by Anne Dublin
Dark tale of a boy’s journey into slavery
Joseph is a young Jewish boy in Spain when, one day before Christopher Columbus set sail for the New World, all Jews who would not convert to Christianity were expelled. His family, and thousands of others, walked to Portugal where, for the cost of their family’s life savings, they were a allowed to stay for eight short months. In a cruel twist, just as Joseph and his family were to board a boat to leave Portugal for safety in Antwerp, they and the other Jews were forced to convert or become slaves of the King who had promised them safe passage. The children were separated from their parents, baptized against their will into Christianity, and forced upon a vessel bound for a distant land where they would create and work a sugar plantation.
Just as the Biblical Joseph worked hard to find favor with the Pharaoh, Joseph works to make himself useful wherever he is: on the ship, at the founding, in the sugar mill, and on the plantation as a whole. While his sister gets a position as a house slave, Joseph ends up being the only person on the island who knows anything about making sugar.
This is a hard book to read, not just for the slavery, but for the recounting of the cruelty, horrors, and deaths upon the ship, the disasters that struck with illnesses, fire, and accidents aboard the ship and on the island. There’s also coverage of the convicts that had been aboard the ship, African slaves that were later brought in, and the dire straits under which all of them labored and slaved in harsh, hot, hazardous conditions.
Personally, I would not recommend that a young child read this book alone, but that it be read by a parent or teacher as a joint venture in learning. There is a lot of darkness in this book, but it can be an opening for conversations from how slaves were treated, how slaves differentiated among themselves between Jewish and African, how men who had been sentenced to the gallows gained freedom through their three years of labor, the inhumanity of man to man, and the kindnesses of others that reach beyond class or language barrier. There is definitely food for discussion on present day slavery, debt slavery, generational slavery, what is being done to combat slavery, human trafficking and human rights, fair trade practices in the sugar and related industry, sugar boycott rationale for those who don’t even want to purchase fair trade sugar, and even the destruction of indigenous plant and animal life with clear-cut or slash-and-burn farming. The topics are endless.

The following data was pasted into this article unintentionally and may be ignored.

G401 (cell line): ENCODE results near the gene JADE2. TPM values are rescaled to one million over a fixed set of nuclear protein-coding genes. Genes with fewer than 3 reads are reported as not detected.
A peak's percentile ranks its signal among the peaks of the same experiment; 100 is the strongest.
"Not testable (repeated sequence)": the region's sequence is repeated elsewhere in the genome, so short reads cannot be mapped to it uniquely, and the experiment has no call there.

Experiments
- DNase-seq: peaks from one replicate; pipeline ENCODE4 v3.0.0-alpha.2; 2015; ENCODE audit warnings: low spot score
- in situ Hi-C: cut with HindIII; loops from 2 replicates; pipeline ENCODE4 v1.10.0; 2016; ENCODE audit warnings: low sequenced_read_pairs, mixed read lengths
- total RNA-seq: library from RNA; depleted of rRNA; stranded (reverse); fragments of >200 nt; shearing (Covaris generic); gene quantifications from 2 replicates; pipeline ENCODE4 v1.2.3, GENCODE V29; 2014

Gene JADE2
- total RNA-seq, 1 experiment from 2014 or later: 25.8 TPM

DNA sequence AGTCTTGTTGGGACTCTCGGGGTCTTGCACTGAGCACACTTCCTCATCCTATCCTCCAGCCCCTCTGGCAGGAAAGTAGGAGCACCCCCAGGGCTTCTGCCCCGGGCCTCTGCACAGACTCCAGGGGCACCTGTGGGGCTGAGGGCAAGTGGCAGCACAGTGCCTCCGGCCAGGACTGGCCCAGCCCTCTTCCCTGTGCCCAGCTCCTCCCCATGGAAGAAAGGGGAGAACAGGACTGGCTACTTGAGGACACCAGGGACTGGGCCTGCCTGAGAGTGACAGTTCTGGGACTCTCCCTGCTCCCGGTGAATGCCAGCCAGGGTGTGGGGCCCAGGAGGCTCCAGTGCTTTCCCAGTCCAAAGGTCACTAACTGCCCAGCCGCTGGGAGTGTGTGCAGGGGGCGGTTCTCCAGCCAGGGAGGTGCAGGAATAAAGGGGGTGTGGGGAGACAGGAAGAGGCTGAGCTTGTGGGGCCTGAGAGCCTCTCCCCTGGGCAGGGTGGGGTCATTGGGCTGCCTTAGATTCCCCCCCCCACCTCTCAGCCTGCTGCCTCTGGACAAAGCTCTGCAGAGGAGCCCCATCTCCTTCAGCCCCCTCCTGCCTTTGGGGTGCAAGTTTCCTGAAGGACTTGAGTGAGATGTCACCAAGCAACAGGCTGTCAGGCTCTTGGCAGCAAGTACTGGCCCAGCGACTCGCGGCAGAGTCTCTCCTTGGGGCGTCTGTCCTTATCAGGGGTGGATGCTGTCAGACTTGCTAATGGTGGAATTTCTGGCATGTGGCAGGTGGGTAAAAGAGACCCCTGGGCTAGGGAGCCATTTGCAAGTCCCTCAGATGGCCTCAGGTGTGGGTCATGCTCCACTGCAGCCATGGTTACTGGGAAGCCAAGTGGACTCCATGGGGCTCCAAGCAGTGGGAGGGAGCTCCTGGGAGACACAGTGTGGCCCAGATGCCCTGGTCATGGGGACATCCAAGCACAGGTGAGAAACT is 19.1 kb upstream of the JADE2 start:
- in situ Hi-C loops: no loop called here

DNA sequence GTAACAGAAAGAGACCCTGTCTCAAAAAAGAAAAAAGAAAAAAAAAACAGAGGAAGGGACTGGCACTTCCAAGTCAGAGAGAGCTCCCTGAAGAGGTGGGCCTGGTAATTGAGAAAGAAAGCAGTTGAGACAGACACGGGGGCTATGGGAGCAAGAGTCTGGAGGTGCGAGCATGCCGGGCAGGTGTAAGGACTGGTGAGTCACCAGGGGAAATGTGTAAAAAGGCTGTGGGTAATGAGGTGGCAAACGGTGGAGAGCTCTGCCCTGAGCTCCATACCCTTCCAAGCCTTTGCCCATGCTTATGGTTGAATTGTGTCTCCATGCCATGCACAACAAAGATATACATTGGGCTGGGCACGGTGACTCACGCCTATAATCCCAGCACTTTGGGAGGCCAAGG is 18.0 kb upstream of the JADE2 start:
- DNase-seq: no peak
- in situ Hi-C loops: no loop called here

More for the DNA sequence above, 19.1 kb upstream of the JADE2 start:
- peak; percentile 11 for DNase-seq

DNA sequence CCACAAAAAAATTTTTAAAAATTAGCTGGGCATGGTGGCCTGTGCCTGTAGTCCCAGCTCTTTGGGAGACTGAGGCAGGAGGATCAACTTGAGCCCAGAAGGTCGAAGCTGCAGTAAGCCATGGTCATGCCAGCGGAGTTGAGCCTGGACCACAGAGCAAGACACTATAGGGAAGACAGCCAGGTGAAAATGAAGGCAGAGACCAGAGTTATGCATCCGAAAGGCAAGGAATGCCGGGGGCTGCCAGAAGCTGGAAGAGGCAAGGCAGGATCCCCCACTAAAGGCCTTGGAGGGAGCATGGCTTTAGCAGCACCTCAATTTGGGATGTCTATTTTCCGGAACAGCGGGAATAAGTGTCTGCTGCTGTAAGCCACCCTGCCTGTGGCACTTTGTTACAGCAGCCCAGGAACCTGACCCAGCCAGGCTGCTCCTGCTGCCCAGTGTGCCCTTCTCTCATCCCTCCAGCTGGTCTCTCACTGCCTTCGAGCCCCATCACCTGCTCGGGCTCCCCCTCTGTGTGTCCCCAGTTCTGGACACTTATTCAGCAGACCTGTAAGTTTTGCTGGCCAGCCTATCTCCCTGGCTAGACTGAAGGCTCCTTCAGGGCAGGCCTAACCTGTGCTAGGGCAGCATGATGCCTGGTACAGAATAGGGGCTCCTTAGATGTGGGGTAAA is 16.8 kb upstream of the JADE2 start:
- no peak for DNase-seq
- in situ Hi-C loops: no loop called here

I’m tempted to detract one star from my rating, because the book ends rather abruptly, but that seems too harsh. There is a sudden resolution and Joseph’s story ends just as he embarks on another ship. I’d really like to have seen the ending be more logical and for possibilities for Joseph’s future discussed or even acted out. However, the end doesn’t negate the power of previous narrative. One other negative aspect is the cover. At first, I considered the historical significance of the primitive wood-cut-type illustration, but then decided that the art, especially of the boy’s face, while reminiscent of religious works, actually is so depressingly dark and off-putting that I think it will keep children from picking up this book. I hope the publisher will one day consider more fitting cover art.
Recommended with the above caveats for supervised reading.
I received this book as an Advanced Reader Copy (ARC) from the publisher through NetGalley. My opinions are my own.
In 1492, Queen Isabella and King Ferdinand of Spain signed the Edict of Expulsion, giving all Jews three months to leave the country. In the aftermath, twelve-year-old Joseph escapes to Lisbon, Portugal with his parents and younger sister, Gracia. After only eight months of safety, Joseph and Gracia, along with hundreds of other Jewish children, are kidnapped from the port in Lisbon and put on a ship. They then make a dangerous journey to the island of São Tomé, off the coast of West Africa. Now slaves, they are forced to work on a sugarcane plantation. Joseph must work in the fields, his life repeatedly saved by a combination of luck, strength, and quick wits. While Gracia tries to accept their circumstances, Joseph holds on to the hope that, one day, they will be free.